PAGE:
Results 1 - 10 of 1536
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[en] This book is written to teach atom structure in very easy way. It is divided into nine chapters, which indicates what is the components of matter? when we divide matter continuously, it becomes atom, what did atom look like? particles comprised of matter is not only atom, discover of particles comprised of atom, symbol of element, various radiation, form alchemy to nuclear transmutation, shape of atom is evolving. It also has various pictures in each chapters to explain easily.
[en] The eikonal approach is used to carry out numerical calculations of the probability for the passage of relativistic positronium atoms through matter for the purpose of understanding inelastic-screening effects. It is shown that the inclusion of inelastic screening leads to a significant deviation (by several times) of the probability from the simple exponential law which holds when only elastic screening is included. The results that we obtain can be used for planning experiments involving relativistic positronium atoms
[en] We investigate experimentally the route to quasiperiodicity in a driven ratchet for cold atoms and examine the relationship between symmetries and transport while approaching the quasiperiodic limit. Depending on the specific form of driving, quasiperiodicity results in the complete suppression of transport, or in the restoration of the symmetries which hold for a periodic driving
[en] We review different ways to accelerate adiabatic processes in cold atom physics and atomic state preparation. Trap expansions or contractions and atomic transport may be accelerated by an invariant-based inverse engineering approach. Berry's inverse engineering method is also applied to produce fast versions of adiabatic passage methods.
[en] We have synthesized perovskite oxide BaPb1-x Zrx O3 by solid-state reaction in different atmospheres and performed x-ray diffraction (XRD) analyses, electrical resistivity and thermoelectric power measurements on them. Nearly single-phase samples with cubic symmetry were obtained in the range 0.0< x ≤0.25. As x increased, a metal-insulator (MI) transition occurred at a critical doping level xc, which depended on the sintering atmosphere of the samples. Meanwhile, a jump in resistivity was found. At low temperatures (13 K ≤ T ≤ 100 K), the temperature dependence of resistivity followed the power law when 0< x< xc and the hopping law when x≥xc . When prepared in oxygen and in air, the resistivity decreased linearly with the rising temperature in the range between 100 and 300 K. However, the unusual linear behaviour was absent when the doped oxides were sintered in N2. An anomalous broad peak was also observed in the thermoelectric power of the air-sintered samples. The results are discussed in terms of the effects of disorder and electron-electron interactions, oxygen vacancies and the crystal-field splitting of the 4d levels of transition metal Zr. (author)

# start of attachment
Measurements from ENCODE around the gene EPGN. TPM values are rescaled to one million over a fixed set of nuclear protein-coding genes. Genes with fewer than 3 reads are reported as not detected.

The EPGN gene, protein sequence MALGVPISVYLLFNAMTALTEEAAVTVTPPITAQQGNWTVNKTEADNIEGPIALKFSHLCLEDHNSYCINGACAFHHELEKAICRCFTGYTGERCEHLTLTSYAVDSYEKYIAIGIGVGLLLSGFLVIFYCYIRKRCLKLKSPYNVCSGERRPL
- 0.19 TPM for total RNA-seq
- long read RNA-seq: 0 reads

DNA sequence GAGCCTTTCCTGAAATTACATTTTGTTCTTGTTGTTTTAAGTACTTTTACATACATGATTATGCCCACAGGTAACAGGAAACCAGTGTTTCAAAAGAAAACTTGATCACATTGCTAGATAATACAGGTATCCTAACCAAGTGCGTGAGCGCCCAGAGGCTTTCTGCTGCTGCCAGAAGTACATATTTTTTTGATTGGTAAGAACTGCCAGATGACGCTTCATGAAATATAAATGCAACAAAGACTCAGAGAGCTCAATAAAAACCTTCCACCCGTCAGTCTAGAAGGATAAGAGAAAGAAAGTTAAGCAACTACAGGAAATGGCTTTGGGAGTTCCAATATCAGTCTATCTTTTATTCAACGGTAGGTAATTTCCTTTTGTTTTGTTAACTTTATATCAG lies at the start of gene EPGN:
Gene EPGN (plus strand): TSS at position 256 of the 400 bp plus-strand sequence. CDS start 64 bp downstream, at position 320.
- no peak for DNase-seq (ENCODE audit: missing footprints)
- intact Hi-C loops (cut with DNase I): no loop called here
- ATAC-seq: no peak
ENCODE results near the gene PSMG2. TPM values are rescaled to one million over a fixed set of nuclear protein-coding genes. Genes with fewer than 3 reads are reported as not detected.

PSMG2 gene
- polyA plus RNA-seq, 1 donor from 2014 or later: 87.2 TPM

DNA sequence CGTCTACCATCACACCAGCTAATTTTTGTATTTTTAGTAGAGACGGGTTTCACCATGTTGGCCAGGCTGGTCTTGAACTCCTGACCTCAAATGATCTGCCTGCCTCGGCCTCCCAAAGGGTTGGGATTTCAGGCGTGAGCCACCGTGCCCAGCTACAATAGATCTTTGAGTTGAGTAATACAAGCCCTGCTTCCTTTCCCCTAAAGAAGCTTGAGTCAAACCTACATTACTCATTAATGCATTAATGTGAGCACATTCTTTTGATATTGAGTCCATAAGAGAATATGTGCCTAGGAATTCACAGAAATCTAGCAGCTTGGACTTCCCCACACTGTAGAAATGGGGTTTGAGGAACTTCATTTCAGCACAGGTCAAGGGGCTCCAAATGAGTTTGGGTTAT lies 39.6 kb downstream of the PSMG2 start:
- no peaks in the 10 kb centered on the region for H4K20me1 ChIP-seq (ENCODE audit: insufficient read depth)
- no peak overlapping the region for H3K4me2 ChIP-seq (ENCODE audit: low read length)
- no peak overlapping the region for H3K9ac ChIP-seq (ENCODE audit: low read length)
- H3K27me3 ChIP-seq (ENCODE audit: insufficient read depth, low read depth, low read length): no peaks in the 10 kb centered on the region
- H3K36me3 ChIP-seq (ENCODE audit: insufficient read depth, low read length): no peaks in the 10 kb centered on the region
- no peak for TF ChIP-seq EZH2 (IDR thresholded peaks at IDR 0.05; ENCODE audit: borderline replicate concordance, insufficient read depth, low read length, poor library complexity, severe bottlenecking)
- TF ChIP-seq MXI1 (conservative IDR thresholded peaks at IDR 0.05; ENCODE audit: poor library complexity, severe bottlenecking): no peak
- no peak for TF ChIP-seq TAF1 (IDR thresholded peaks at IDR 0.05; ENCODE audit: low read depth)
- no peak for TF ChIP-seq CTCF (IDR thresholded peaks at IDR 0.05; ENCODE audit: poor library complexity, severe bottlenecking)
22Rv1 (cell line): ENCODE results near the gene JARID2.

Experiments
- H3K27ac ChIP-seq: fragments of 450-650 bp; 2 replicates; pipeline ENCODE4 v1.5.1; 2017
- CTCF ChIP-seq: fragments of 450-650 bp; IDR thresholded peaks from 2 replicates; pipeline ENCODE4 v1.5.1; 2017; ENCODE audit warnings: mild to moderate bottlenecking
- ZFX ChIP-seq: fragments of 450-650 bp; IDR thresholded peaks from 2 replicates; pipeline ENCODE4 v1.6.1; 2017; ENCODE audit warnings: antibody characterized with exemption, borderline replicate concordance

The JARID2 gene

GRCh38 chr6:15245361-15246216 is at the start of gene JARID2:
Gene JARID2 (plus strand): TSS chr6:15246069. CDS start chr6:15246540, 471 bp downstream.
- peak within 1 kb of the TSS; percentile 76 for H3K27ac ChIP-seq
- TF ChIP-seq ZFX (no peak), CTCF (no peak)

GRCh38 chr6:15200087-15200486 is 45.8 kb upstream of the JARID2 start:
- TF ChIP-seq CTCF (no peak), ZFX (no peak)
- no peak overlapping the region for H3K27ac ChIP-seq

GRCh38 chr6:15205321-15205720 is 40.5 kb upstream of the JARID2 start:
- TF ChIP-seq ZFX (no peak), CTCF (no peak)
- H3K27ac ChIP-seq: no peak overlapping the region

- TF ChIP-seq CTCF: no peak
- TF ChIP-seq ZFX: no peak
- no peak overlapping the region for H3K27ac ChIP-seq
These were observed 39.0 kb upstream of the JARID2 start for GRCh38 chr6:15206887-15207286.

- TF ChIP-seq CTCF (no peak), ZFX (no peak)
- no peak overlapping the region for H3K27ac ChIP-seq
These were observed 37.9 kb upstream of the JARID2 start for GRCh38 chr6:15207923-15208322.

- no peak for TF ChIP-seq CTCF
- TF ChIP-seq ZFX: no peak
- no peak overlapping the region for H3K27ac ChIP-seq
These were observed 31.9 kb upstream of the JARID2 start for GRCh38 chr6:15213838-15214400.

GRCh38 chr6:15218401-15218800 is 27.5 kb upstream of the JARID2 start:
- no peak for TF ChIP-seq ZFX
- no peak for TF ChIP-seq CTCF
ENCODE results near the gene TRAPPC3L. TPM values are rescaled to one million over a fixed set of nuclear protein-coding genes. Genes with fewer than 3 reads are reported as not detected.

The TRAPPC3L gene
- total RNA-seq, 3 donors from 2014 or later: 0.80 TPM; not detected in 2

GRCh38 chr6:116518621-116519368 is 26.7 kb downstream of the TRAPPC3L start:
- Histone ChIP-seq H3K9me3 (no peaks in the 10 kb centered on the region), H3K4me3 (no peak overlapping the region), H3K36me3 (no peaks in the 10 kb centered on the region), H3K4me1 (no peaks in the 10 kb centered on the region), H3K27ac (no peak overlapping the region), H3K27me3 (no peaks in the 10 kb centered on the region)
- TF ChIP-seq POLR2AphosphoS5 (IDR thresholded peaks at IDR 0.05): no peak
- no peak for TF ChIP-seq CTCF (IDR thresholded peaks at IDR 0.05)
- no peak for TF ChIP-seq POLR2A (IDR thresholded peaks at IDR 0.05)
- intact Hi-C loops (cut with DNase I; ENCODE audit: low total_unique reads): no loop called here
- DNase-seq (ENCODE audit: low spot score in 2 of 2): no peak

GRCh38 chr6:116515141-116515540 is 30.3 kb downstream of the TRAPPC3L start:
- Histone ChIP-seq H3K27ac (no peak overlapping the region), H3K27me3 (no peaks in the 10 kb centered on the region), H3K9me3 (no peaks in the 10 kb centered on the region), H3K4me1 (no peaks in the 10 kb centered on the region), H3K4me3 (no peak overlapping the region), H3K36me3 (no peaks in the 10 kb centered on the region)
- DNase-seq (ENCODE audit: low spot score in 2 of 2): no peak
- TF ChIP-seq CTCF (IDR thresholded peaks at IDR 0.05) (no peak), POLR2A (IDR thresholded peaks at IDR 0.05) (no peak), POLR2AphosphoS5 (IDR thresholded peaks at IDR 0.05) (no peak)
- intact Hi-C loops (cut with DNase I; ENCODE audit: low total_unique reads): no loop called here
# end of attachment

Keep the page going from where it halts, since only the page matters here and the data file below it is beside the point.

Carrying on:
[en] Various techniques which have been applied to modeling low-energy (much-lt 1 keV) ion-solid interactions on an atomistic scale are described. In addition to their individual strengths, all such methods also have a number of drawbacks, both fundamental and practical. The range of validity, and the problems encountered external to this range, will be outlined for the different approaches. Examples of molecular dynamics simulations of low-energy ion- solid interactions will be presented
[en] Self-trapped carriers of large bipolarons are redistributed among sites of their molecular orbitals in response to atomic motions. This effect lowers the phonon frequencies. The dependence of the zero-point energy on the spatial distribution of large bipolarons produces a phonon-mediated attraction between them. This dynamic quantum-mechanical effect fosters the condensation of large bipolarons into a liquid at sufficiently low temperatures
[en] We report on an efficient and highly controlled cold atom hollow-core fiber interface, suitable for quantum simulation, information, and sensing. The main focus of this manuscript is a detailed study on transporting cold atoms into the fiber using an optical conveyor belt. We discuss how we can precisely control the spatial, thermal, and temporal distribution of the atoms by, e.g., varying the speed at which the atoms are transported or adjusting the depth of the transport potential according to the atomic position. We characterize the transport of atoms to the fiber tip for these different parameters. In particular, we show that by adapting the transport potential we can lower the temperature of the transported atoms by a factor of 6, while reducing the transport efficiency only by a factor 2. We can obtain a transport efficiency into the fiber of about 40% and we study the influence of the different transport parameters on the time-dependent optical depth signal inside the fiber. When comparing our measurements to the results of a classical transport simulation, we find a good qualitative agreement. (paper)
[en] The surface diffusion of individual sulfur atoms on the Ni(111) plane has been investigated by field ion microscopy. The sulfur atoms were segregated to the surface by annealing the tip at 700 K. Surface diffusion on the (111) plane was detected at temperatures above 107 K with an activation energy of 0.29--0.30 eV. These results indicate a very high diffusion rate for sulfur on clean Ni(111) at typical reaction temperatures (e.g., 450--900 K for CO methanation)